From Wikipedia, the free encyclopedia
Jump to navigation Jump to search

Scyphomancy (Gk. skýphos, cup, or drinking bowl, and manteia, divination), is divination using a cup or goblet. This may involve forecasting or representing by using a cup of water and reading the signs specified by certain articles floating on the water. It is considered one of the oldest methods of foretelling the future by means of crystalline reflection, both in ancient Egypt and Persia.[1]


American folklorist Charles Godfrey Leland describes it in his 1891 book Gypsy Sorcery and Fortune Telling, in relation to the ritualistic practices of the Roma:

In connection with divination, deceit, and robbery, it may be observed that gypsies in Eastern Europe, as in India, often tell fortunes or answer questions by taking a goblet or glass, tapping it, and pretending to hear a voice in the ring which speaks to them. This method of divination is one of the few which may have occurred sporadically, or independently in different places, as there is so much in a ringing, vibrating sound which resembles a voice. The custom is very ancient and almost universal; so Joseph (Genesis 44:5) says ("Vulgate"), "Scyphus quam furati estis, ipse est, in quo bibit Dominus meus, et in quo augurari solet." (The goblet which ye have stolen, is it not this wherein my lord drinketh and in which he is wont to divine?) Joseph says again (v. 15), "Know ye not that such a man as I can certainly divine." A great number of very orthodox scholars have endeavoured to show that "divine" here means merely "to conjecture wisely," or "to see into," in order to clear Joseph from the accusation of fortune-telling: but the cup and his interpretation of dreams tell another story. In those days in the East, as now, clever men made their way very often by fortune-telling and theurgia in different forms in great families, just as ladies and gentlemen are "invited out" in London and Paris to please the company with palmistry.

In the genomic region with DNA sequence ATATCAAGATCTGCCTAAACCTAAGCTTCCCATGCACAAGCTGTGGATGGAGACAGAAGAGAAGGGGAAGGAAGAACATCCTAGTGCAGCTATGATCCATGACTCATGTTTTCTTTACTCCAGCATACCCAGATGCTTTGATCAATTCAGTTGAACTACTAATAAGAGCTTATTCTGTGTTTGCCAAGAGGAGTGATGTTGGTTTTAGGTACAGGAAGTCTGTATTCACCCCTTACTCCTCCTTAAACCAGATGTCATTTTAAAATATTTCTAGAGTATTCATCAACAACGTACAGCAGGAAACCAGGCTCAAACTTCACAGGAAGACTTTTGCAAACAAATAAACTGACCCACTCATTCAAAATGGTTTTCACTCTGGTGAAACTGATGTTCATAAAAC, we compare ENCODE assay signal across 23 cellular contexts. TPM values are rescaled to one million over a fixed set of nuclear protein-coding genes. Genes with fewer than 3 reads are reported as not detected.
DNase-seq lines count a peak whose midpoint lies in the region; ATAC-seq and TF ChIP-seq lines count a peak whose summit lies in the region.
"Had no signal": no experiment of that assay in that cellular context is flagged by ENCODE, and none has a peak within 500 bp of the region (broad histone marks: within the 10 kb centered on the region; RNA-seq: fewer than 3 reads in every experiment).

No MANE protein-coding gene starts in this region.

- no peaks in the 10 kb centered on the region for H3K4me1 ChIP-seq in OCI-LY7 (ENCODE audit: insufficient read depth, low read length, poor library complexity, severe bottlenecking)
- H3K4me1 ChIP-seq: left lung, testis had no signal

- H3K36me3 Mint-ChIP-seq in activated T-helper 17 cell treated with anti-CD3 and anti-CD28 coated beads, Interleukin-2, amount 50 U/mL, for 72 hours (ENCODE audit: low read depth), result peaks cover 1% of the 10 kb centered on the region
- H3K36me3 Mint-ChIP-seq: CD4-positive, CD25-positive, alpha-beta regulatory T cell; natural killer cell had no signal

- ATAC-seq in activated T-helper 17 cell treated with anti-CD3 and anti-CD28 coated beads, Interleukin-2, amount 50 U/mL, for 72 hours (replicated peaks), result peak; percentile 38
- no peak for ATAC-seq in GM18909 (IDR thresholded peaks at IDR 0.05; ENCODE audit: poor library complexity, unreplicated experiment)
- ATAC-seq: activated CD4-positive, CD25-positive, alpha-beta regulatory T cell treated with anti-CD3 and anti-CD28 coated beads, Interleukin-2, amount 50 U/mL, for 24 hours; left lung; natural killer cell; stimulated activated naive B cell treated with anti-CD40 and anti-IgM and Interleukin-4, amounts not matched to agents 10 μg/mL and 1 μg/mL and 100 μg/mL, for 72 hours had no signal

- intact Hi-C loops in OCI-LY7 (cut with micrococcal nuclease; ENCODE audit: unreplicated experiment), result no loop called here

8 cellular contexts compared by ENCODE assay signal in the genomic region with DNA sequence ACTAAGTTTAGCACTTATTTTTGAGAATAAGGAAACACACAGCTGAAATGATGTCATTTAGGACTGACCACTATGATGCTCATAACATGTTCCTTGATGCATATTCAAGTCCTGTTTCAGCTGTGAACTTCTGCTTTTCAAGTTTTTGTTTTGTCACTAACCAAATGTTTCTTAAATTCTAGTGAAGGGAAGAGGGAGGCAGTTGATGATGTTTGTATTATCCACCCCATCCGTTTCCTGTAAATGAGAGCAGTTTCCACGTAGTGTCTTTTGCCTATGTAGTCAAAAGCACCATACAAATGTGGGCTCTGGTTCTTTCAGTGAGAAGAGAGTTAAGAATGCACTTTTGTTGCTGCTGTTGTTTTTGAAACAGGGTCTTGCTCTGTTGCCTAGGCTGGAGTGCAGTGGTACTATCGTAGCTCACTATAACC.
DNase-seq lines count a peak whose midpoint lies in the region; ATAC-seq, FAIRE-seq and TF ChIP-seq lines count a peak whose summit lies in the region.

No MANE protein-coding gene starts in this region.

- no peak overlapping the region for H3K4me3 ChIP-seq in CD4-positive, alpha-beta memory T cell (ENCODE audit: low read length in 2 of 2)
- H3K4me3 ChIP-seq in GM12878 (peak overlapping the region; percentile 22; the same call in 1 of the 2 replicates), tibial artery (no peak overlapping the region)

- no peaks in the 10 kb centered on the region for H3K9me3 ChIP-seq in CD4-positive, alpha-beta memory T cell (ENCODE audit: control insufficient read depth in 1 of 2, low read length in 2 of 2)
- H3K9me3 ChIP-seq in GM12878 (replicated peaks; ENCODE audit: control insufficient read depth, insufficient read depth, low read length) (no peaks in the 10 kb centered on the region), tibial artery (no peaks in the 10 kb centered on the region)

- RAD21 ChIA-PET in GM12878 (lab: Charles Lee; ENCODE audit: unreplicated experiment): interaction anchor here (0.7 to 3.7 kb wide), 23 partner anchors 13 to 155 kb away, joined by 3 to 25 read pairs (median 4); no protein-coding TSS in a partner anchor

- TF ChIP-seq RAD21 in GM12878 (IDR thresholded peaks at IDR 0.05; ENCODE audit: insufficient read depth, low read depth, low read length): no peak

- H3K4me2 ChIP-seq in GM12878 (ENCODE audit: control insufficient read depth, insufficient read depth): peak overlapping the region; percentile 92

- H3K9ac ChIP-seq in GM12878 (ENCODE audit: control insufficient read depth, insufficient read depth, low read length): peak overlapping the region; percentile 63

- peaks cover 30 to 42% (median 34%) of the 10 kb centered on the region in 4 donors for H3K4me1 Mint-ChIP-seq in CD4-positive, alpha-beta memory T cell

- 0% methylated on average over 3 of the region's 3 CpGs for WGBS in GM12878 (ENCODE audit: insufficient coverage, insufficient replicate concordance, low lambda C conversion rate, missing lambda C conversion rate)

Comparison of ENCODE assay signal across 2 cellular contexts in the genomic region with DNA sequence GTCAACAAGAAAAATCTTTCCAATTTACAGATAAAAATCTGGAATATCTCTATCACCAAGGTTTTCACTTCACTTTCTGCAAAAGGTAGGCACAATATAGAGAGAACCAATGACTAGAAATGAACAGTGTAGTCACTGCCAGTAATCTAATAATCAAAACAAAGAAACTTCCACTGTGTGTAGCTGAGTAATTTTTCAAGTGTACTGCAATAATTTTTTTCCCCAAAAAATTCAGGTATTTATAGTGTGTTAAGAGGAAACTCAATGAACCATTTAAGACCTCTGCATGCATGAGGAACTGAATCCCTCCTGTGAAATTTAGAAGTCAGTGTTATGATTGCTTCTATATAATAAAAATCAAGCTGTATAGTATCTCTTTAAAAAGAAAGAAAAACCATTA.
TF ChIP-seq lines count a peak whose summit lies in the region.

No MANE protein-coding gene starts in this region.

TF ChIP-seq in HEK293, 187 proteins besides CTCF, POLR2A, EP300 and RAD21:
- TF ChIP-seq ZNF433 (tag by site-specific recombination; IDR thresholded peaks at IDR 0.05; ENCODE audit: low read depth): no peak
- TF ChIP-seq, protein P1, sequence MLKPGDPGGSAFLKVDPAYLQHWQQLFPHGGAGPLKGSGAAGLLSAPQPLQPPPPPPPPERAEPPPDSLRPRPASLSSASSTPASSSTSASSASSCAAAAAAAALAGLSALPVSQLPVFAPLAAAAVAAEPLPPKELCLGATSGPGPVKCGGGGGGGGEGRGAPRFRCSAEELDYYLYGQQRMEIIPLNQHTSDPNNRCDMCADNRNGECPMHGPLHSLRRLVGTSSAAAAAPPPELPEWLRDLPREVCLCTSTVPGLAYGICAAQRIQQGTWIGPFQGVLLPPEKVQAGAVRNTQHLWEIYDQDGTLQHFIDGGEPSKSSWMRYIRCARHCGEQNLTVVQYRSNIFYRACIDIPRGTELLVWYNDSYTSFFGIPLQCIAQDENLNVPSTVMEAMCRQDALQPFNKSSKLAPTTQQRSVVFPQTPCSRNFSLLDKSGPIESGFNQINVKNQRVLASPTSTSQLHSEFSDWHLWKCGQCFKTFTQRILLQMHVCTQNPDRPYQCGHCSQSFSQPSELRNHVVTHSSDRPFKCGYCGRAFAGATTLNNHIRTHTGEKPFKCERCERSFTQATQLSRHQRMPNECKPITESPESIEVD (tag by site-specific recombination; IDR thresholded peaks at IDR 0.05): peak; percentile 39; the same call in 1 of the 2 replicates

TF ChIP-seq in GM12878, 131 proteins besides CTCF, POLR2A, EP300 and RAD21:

See also[edit]


  1. ^ Edward Smedley; William Cooke Taylor; Henry Thompson; Elihu Rich. The occult sciences: sketches of the traditions and superstitions of past times, and the marvels of the present day. R. Griffin and company. p. 328.

External links[edit]